linn or basswood trees at its western extremity.
Here he made his claim and erected his small cabin and with the help of
his family, although in very poor health, commenced to improve the land and
cultivate the soil.
At this time, every thing looked reasonably prosperous and promising to
the settlers. Hope that a constant stream of emigration, gradually increasing,
would flow in to the county, animated the hearts of the sturdy pioneers.
They had planted and sowed, expecting their crop would carry them through
the next winter, and they should not need for bread or grain. But suddenly an
unforseen [sic] calamity comes upon them. The
news of an Indian raid; that a band of Sioux warriors are at hand, ready to
murder the inhabitants, is spread among them, and they are thrown into a state
of consternation resulting in a general stampede for a protection to the older
settlements on the Cedar river. This
hasty retreat of the settlers took place on the fourth of July and for some time
afterwards the county was depopulated, only the soldiers who were sent to repel
the Indians daring to return to Clear Lake.
The trouble originated in an old feud between the Winnebagoes and Sioux
Indians. A band of the former, to
whose tribe Captain Joseph Hewitt (Nock-a-shooka) had formerly been a trader,
were wont to visit their old haunts at Clear Lake and camp in the timber near
Hewitts cabin. To the Winnebagoes
encampment, one evening, came two Sioux pretending friendship. These the Winnebagoes entertained kindly through the night,
although well aware that mischief and treachery were at work.
Toshanaga, a Winnebago brave, (The Little Otter) communicated his
suspicions to Captain Hewitt, who bade him to be quite, telling him that the two
Sioux, seemed well disposed. Toshanaga’s son, Patchoka, a boy of fifteen, rode
Hewitt’s horse to look for the cows, following the road the Sioux had taken
down the shore towards R. O. Sirrine’s house.
He had been gone but a few minutes when the report of a gun in that
direction convinced Toshanaga the boy was murdered and soon the horse came
galloping back riderless. Hewitt
found drops of blood and a small piece of a bone on the horse’s back. He and Toshanaga hurried down the road and found the headless
body of Patchoka in the road. Giving
him a hasty burial the Winnebagoes left the settlement, and messengers were sent
to all the settlers of the county to make their escape.
Thus originated the hasty flight of all the inhabitants, on July 4, 1854,
so disastrous to their prosperity, depriving them of the little crops, they had
put in for the winter’s use, and bringing other discomfitures so keenly felt
Slowly and sadly they returned to heir homes, after weeks of absence, to
find them robbed of all that could be made useful by a lawless crew of soldiers
and roughs, who had visited them during the absence of the proprietors.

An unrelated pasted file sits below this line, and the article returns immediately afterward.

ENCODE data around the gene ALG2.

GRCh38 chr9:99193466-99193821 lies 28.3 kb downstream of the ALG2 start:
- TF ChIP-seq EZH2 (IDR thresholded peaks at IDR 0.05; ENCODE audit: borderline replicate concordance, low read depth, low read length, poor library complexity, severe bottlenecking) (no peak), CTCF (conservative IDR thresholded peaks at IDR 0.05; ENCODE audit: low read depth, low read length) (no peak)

Notwithstanding all this, most of them determined to remain and hold
their lands, which would come into marked on the following September.
Many had been compelled to use the funds laid by for the land sale during
their absence. This with some was a serious matter, but they all repaired to
Des Moines to attend the land sale, which opened September 4, 1854. They
were regularly organized into settlers clubs for the purpose of protecting each
other in securing their claims, and especially against speculators who might
appear and bid on their lands.
The officers of the land office gave them their full sympathy and aid,
advising them to settle all dispute among themselves, then to appoint men to bid
on their lands as agreed among themselves, and if any speculators interfered or
offered to bid against them, the Des Moines river was near and they knew what to
do with them.
After securing their lands they returned to enter more heartily upon the
work before them. Yet they were not
free from difficulties, for the stampede in July had used up much of what was
now needed, and their money had been expended in purchasing their lands, while
some had no funds to secure their lands, and had to borrow for that purpose.
That year a good number was added to the settlers already here.
To Shell Rock Falls came Richard Moore and H. I. Smith, with his mother
and other members of the family; also Richard Morris, Mahlon Brown and Robert
Campbell. George L. Bunce and
Chauncy Lugard settled on the Shell Rock a few miles below the falls.
Jacob Van Curen located in Lime Creek township, on section 26.
Wellington Benton settled three miles north of Mason City.
In August, Henry Martin came and settled on land north of Mason City.
James G. Beebe and others came to Masonic Grove, while several others
came to the vicinity of Shiboleth, which was purchased by John B. Long, who
changed the name to Masonville in honor of a son of his named Mason, who died a
short time previous to his leaving Illinois.
Either soon after this, or early the next year, a postoffice was
established, and as there was already an office in the state called Masonville,
both the postoffice and the name of the town was changed to Mason City.
The following winter, 1854-55, is said to have been unusually mild, a
very fortunate circumstance for the inhabitants in their condition at the time.
The next spring and summer of 1855 were seasons of prosperity and rapid
growth of the settlements. Early in
the spring Cerro Gordo was attached to Floyd county for judicial purposes, and
treated as one of the civil townships. Accordingly
an order was issued by John M. Hunt, judge of Floyd county, for an election to
be held at Mason City on the first Monday of April, 1855, for the election of
two justices of the peace, two constables, three township trustees, one assessor